And these things, which are so agreeable to our nature, and our reason, and our interest, are the great things which our religion requires of us, more valuable in themselves, and more acceptable to God than “whole burnt-offerings and sacrifices,” more than “thousands of rams, and ten thousands of rivers of oil; “more than if we offered to him “all the beasts of the forest, and the cattle upon a thousand hills.” We are not to neglect any institution of God; but, above all, we are to secure the observance of those great duties to which we are directed by our very nature, and tied by the surest and most sacred of all other laws, those which God hath riveted in our souls, and written upon our hearts: and that mankind might have no pretence left to excuse them from these, the Christian religion hath set us free from those many positive and outward observances, that the Jewish religion was encumbered withal; that we might be wholly intent upon these great duties, and mind nothing in comparison of the real and substantial virtues of a good life.

Thirdly, You see, in the last place, what is the best way to appease the displeasure of God towards a sinful nation. God seems to have as great a controversy with us, as he had with the people of Israel, and his wrath is of late years most visibly gone out against us; and proportionably to the full measure of our sins, it hath been poured out upon us in full vials. How have the judgments of God followed us? And how close have they followed one another? What fearful calamities have our eyes seen? enough 295to make the ears of every one that hears them to tingle. What terrible and hazardous wars have we been engaged in? What a raging pestilence did God send among us, that swept away thousands and ten thousands in our streets? What a dreadful and fatal fire, that was not to be checked and resisted in its course, till it had laid in ashes one of the greatest and richest cities in the world? What unseasonable weather have we had of late? as if for the wickedness of men upon the earth, the very ordinances of Heaven were changed, and summer, and winter, seed time, and harvest, had forgotten their appointed seasons. And, which is more and sadder than all this, what dangerous attempts have been made upon our religion, by the restless adversaries of it?

And now, surely, after all this is come upon us for our sins, it is time for us to look up to him that smites us, and to think of taking up this quarrel. It is time to inquire as they do in the text: “Wherewithal shall we come before the Lord, and bow ourselves before the high God?” And we are apt to take the same course they did, to endeavour to appease God by some external devotion. We have now betaken ourselves to prayer and fasting, and it was very fit, nay necessary we should so do; but let us not think this is all God expects from us. These are but the means to a further cud, to oblige us for the future to the practice of a good life. The outward profession of religion is not lost amongst us, there appears still in men a great and commendable zeal for the reformed religion, and there hath been too much occasion for it; but that which God chiefly expects from us, is reformed lives. Piety and virtue are, in a great measure, gone from among us, the manners of men are strangely corrupted, the 296great and weighty things of the law are neglected, justice and mercy, temperance and chastity, truth and fidelity; so that we may take up David’s complaint, “Help, Lord! for the righteous man ceaseth, for the faithful fail from among the children of men.”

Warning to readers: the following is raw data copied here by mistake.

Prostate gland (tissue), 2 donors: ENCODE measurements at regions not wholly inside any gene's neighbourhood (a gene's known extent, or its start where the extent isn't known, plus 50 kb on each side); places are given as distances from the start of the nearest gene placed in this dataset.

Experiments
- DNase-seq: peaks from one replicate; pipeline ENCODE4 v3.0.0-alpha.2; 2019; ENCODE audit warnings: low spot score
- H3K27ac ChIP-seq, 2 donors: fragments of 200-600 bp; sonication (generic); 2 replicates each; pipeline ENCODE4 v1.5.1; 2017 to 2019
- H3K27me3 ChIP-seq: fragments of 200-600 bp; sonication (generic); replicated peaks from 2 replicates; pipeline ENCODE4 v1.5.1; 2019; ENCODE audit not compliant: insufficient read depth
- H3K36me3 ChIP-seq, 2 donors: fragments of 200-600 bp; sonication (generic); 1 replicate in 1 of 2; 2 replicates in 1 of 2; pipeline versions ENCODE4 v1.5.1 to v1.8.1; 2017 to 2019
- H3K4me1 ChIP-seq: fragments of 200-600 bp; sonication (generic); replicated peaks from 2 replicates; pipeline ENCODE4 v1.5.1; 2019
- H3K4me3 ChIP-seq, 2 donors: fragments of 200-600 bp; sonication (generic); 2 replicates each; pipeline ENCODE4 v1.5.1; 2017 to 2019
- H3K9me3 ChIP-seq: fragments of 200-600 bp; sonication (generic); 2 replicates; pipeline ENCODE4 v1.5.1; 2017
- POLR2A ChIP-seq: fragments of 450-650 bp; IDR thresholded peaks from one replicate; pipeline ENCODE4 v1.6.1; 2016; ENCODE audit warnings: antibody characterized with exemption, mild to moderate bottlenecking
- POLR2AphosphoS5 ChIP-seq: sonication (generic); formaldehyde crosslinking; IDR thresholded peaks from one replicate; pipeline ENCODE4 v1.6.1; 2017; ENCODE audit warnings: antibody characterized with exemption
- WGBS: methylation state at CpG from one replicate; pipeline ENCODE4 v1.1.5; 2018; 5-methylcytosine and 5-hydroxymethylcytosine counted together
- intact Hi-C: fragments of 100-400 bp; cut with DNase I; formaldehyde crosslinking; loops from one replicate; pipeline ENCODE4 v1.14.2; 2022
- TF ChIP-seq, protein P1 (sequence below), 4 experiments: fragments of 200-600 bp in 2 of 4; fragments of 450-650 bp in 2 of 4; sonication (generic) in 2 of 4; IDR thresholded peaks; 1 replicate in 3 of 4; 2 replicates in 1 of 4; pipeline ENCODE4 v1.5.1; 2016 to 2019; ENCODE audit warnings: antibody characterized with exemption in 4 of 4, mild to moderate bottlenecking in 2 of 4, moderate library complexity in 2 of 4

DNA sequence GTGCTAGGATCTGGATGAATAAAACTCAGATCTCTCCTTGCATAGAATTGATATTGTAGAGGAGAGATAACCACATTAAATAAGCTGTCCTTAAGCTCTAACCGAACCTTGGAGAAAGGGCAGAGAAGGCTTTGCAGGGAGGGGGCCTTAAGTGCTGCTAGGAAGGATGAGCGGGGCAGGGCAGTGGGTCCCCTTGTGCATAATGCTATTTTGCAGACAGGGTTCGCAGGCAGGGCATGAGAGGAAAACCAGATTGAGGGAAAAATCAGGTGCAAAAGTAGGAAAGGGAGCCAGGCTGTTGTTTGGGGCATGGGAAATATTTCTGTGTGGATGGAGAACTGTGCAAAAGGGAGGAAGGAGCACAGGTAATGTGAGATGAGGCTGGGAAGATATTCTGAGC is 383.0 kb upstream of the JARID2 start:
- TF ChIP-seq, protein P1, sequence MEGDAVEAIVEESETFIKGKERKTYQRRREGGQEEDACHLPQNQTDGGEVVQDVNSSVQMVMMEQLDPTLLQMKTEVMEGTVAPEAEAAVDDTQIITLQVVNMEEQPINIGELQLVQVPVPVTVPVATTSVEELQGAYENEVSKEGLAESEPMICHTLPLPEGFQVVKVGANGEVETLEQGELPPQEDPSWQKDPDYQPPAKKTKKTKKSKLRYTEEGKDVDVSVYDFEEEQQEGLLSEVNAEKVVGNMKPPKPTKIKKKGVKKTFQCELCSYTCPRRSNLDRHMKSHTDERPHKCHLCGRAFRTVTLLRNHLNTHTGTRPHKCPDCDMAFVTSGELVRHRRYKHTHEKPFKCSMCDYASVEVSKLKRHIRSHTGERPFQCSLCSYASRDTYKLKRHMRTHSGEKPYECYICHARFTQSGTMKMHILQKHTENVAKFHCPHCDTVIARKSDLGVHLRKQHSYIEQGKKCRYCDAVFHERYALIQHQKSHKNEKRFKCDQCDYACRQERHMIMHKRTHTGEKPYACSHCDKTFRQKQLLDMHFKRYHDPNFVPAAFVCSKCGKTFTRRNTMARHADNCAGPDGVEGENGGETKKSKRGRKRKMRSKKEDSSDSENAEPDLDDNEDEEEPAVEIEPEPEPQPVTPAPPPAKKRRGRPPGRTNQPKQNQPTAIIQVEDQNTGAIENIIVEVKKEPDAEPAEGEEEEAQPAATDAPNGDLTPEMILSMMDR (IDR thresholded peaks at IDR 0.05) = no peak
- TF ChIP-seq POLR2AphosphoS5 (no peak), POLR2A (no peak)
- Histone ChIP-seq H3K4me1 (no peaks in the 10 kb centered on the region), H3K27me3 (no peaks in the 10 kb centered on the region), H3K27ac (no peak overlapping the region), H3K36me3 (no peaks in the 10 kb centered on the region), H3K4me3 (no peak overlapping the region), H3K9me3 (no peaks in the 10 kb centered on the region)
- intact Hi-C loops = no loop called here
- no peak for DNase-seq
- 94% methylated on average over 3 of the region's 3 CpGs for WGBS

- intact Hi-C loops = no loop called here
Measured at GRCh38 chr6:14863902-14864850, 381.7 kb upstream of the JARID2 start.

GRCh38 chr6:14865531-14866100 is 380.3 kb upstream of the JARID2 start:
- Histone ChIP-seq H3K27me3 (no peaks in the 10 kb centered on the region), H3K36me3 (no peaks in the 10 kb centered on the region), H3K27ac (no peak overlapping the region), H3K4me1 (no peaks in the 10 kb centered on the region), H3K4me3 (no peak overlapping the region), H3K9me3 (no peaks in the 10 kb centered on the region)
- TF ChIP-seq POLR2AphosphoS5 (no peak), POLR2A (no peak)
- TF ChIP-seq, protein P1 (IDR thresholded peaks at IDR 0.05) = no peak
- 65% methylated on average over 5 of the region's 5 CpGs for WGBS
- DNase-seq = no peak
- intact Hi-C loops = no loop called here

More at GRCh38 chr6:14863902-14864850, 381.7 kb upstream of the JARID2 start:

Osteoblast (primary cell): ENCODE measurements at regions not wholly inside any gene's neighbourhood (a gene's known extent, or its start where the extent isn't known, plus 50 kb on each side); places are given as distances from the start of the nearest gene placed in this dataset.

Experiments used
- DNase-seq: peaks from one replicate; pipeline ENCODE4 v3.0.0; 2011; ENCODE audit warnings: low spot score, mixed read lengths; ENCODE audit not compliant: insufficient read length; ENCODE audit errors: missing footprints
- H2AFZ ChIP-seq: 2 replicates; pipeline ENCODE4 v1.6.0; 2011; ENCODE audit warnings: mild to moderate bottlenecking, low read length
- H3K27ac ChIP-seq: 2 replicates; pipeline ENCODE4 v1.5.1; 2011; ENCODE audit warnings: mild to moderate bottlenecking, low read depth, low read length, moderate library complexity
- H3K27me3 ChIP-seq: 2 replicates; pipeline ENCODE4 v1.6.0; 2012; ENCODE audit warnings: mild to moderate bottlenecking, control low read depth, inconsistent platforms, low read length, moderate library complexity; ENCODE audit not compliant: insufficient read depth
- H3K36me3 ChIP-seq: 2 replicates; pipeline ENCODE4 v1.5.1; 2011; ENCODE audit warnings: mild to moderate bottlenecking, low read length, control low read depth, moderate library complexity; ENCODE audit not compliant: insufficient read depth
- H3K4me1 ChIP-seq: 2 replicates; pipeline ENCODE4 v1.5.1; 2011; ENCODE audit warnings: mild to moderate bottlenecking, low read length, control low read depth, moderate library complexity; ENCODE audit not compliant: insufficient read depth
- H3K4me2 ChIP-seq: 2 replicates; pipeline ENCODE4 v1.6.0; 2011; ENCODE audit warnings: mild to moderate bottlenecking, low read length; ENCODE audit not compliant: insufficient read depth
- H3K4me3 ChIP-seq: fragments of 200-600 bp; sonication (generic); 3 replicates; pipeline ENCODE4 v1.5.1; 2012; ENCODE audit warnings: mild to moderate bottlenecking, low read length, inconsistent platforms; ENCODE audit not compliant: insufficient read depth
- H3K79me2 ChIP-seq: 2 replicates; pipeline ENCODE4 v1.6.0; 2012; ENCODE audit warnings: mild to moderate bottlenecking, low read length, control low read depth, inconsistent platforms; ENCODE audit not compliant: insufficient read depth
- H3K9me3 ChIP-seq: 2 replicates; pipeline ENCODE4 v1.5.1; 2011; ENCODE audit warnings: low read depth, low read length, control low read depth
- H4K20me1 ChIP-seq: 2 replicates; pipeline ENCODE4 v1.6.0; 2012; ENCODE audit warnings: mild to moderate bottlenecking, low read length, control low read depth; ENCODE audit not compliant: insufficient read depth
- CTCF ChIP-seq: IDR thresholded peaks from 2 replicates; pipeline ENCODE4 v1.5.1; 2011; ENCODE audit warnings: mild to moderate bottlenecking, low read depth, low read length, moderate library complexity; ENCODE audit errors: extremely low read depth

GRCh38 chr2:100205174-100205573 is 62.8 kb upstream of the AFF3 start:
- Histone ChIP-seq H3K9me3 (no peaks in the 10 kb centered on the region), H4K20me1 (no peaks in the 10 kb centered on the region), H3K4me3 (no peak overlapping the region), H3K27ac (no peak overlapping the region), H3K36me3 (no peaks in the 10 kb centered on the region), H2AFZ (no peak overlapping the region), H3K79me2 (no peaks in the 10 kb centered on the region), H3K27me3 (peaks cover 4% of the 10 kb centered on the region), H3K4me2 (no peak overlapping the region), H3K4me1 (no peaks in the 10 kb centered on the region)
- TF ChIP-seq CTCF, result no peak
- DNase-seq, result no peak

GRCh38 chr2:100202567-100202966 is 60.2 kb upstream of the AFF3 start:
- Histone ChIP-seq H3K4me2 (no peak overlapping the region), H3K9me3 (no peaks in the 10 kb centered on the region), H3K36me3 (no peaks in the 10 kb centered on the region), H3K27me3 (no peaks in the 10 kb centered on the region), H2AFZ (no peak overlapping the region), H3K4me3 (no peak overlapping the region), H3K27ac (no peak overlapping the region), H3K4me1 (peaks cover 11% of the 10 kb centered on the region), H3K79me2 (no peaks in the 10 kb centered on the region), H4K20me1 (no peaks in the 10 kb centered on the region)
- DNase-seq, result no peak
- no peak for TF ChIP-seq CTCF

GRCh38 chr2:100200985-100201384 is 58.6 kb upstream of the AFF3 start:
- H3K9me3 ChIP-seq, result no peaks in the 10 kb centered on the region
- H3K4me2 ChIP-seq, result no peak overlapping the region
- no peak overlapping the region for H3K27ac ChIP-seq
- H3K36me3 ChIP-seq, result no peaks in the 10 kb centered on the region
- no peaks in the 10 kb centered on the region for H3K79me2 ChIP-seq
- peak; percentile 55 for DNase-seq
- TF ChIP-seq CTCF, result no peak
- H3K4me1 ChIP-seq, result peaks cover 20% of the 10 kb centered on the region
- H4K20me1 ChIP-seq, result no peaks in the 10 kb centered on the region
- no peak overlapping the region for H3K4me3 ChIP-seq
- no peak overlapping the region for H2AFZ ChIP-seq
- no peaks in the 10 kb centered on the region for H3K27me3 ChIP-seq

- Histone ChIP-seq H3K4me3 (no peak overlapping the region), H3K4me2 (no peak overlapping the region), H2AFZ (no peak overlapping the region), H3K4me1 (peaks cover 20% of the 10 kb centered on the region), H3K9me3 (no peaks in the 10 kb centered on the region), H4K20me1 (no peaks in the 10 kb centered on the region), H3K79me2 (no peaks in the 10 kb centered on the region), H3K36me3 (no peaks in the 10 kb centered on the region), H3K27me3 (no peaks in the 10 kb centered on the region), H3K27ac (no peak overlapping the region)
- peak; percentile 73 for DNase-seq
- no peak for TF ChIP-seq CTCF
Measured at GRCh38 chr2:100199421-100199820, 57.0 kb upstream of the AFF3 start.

And till the nation be brought back to a sober sense of religion, from an airy and fantastical piety, to real and unaffected devotion, and from a factious contention about things indifferent, to the serious practice of what is necessary; from our violent heats and animosities, to a more peaceable temper; and by a mutual condescension, on all sides, to a nearer and stronger union among ourselves; till we recover in some measure our ancient virtue and integrity of manners, we have reason to fear that God will still have a controversy with us, notwithstanding all our noise and zeal about religion.

This is the true, this is the only course to appease the indignation of God, and to draw down his favour and blessing upon a poor distracted and gasping nation. “He hath shewed thee, O man, what is good; and what doth the Lord require of thee, but to do justly, and to love mercy, and to walk humbly with thy God?”

I have but one word more, and that is, to put you presently upon the practice of one of these duties that I have been persuading you to, and that is, mercy and alms to the poor. If what I have al ready said have had its effect upon you, I need not use any other arguments; if it have not, I have hardly the heart to use any. I shall only put you in mind again, that God values this above all our external devotion, “he will have mercy rather than sacrifice;” that this is the way to find mercy with God, and to have our prayers speed in heaven; and 297without this, all our fasting and humiliation signifies nothing. And to this purpose I will only read to you those plain and persuasive words of the prophet, which do so fully declare unto us the whole duty of this day, and particularly urge us to this of charity: (Isa. lviii. 5-9.) “Is it such a fast that I have chosen? a day for a man to afflict his soul? Is it to bow down his head as a bulrush, and to spread sackcloth and ashes under him? “Wilt thou call this a fast, and an acceptable day unto the Lord? Is not this the fast that I have chosen? to loose the bands of wickedness, to undo the heavy burdens, and to let the oppressed go free, and that ye break every yoke? Is it not to deal thy bread to the hungry, and that thou bring the poor that are cast out to thy house? when thou seest the naked, that thou cover him, and that thou hide not thyself from thine own flesh? Then shall thy light break forth as the morning, and thy salvation shall spring forth speedily, and thy righteousness shall go before thee, and the glory of the Lord shall be thy rereward. Then thou shall call, and the Lord shall answer; thou shalt cry, and he shall say, Here I am.”

« Prev Sermon CI. Of the Great Duties of Natural… Next »
VIEWNAME is workSection